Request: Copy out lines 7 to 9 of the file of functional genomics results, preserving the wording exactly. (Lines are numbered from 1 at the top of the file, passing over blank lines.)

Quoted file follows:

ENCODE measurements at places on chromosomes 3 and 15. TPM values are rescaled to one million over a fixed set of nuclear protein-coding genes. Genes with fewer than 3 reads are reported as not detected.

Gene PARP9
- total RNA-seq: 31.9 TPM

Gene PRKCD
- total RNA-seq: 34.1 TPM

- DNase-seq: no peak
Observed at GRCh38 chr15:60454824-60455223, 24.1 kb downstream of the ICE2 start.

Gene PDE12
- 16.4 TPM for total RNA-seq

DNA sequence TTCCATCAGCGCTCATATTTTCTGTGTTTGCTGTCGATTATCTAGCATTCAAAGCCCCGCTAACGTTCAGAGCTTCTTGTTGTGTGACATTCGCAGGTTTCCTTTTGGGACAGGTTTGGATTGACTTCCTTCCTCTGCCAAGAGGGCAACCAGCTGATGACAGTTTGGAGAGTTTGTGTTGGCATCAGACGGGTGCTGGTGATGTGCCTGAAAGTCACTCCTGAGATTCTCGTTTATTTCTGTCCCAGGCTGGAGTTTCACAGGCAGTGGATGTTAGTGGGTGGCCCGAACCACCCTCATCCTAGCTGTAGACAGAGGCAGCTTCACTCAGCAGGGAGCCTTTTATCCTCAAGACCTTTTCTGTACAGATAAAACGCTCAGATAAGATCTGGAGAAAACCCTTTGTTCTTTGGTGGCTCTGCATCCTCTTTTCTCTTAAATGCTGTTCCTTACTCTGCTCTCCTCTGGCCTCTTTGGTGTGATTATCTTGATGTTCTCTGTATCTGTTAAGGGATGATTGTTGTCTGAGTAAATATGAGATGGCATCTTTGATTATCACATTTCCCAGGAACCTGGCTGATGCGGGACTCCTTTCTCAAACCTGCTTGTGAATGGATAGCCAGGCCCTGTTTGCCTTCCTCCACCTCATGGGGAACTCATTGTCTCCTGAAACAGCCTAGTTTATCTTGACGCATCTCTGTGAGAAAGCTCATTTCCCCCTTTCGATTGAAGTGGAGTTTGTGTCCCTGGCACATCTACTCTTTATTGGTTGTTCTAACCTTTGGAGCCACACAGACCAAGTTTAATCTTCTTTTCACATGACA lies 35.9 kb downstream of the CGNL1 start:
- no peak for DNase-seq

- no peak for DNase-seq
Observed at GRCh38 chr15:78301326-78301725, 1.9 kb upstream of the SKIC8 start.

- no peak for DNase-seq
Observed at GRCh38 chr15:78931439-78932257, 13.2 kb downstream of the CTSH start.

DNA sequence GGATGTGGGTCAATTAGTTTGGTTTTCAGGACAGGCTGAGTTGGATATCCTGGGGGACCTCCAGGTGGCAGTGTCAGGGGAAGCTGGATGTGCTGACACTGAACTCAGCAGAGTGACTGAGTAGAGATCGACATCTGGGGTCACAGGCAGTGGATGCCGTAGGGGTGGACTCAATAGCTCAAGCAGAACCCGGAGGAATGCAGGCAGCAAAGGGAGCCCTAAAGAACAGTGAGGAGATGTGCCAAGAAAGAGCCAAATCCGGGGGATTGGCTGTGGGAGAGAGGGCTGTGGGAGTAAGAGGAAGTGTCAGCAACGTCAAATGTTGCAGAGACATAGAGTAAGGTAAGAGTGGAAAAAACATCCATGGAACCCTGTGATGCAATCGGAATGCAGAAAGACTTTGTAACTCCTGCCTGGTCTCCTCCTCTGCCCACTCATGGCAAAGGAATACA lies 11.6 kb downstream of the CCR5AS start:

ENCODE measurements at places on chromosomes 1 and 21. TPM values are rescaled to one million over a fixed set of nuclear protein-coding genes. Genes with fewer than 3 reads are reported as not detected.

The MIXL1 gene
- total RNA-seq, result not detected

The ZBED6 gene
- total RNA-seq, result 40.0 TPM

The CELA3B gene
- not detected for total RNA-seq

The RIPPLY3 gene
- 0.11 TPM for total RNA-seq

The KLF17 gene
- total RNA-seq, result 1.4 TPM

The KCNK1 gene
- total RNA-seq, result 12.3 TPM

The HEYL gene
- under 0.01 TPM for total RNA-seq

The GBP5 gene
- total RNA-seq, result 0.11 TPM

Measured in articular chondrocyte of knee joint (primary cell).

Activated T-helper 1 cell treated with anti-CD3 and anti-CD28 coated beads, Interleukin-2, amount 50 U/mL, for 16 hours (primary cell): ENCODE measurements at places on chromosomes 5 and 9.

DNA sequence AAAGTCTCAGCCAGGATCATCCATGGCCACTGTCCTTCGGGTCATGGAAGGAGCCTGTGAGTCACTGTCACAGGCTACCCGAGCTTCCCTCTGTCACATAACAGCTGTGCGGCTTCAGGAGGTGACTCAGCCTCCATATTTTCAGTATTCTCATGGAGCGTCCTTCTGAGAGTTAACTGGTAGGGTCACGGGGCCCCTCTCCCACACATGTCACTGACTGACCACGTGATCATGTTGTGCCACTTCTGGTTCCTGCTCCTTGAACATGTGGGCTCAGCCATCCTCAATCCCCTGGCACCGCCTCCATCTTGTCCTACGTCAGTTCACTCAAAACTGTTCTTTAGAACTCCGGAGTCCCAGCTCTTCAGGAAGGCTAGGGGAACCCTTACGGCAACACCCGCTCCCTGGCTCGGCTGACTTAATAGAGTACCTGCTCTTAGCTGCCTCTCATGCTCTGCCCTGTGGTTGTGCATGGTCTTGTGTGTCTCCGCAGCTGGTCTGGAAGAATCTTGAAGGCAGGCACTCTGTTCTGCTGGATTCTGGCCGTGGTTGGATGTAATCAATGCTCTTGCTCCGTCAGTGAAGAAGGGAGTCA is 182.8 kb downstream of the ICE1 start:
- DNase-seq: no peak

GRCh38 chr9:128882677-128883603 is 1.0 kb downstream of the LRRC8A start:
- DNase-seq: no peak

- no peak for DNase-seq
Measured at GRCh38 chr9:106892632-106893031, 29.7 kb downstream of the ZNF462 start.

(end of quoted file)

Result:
Observed at GRCh38 chr15:60454824-60455223, 24.1 kb downstream of the ICE2 start.

Gene PDE12
- 16.4 TPM for total RNA-seq